The people who operate this non-profit railroad are truly engaged in a labor of love, and they provide a tremendous service to our area. Our community owes them a great debt for what they are doing here. We also owe a lot to a select group of long-time residents who are providing major financial support and important business guidance.

Judy is the first person in Garibaldi that I have heard complain about the railroad in the two years that I have been here, and I have heard many, many residents express appreciation for what OCSR is doing for the area. I hope we can all work together to help them do more and more.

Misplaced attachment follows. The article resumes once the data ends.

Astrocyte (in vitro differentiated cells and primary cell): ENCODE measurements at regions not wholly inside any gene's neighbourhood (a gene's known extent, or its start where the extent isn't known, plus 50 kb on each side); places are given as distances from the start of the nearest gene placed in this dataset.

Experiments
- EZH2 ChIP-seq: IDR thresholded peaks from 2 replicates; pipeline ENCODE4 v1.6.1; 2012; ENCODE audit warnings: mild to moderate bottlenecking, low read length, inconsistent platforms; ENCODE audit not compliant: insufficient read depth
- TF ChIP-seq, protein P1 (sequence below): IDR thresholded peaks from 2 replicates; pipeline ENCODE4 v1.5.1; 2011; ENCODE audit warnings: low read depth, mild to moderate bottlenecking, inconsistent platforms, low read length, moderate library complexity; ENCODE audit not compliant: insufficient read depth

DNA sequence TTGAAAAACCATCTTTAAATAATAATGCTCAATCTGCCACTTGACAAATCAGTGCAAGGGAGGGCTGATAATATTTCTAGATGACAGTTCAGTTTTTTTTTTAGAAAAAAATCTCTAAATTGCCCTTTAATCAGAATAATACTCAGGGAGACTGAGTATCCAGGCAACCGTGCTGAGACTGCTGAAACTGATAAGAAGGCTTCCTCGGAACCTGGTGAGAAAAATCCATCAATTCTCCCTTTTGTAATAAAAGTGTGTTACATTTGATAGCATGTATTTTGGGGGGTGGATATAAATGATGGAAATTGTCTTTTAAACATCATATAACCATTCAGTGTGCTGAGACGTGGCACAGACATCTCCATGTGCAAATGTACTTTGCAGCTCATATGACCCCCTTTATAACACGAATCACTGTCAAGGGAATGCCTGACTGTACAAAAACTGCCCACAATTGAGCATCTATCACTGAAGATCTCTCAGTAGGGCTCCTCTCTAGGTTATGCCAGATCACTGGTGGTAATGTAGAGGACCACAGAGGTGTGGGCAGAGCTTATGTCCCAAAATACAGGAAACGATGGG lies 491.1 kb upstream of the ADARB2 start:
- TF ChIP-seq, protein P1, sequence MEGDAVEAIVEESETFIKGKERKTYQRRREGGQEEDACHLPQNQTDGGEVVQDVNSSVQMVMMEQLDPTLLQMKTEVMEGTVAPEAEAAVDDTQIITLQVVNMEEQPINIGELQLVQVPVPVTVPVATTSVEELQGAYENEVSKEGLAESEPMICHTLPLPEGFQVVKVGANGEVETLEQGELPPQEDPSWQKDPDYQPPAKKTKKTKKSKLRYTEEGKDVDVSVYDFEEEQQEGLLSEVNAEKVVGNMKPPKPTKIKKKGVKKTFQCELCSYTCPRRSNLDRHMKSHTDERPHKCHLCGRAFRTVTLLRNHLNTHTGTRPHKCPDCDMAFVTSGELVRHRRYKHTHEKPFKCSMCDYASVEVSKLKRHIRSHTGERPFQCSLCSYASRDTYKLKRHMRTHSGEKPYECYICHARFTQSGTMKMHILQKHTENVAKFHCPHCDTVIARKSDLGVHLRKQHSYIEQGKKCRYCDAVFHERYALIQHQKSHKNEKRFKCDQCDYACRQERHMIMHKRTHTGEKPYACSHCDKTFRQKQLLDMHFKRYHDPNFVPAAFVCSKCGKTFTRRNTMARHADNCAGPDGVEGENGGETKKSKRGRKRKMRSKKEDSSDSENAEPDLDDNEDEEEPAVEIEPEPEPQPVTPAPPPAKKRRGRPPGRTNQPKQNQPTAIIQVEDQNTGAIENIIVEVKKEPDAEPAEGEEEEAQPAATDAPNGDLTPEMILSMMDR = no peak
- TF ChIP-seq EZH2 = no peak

Ever thought about how much OCSR must spend on fuel for the locomotives with oil prices these days. What about liability insurance? What about all the other expences it takes to run those old trains? Seriously, how many of us get to keep all of our income? We all pay for housing, transportation, food, medical, ect. Businesses have expenses also. I have been on the train several times over the last couple years and most passengers are on vacations that require staying in hotels or RV parks, eating in restaurants, purchasing snacks and ice cream from the various places in Garibaldi or Rockaway not to mention the trinkets they purchase as souvenires. The train gives people another reason to stop in Garibaldi and Rockaway!

Justin Aufdermauer
Justin Aufdermauer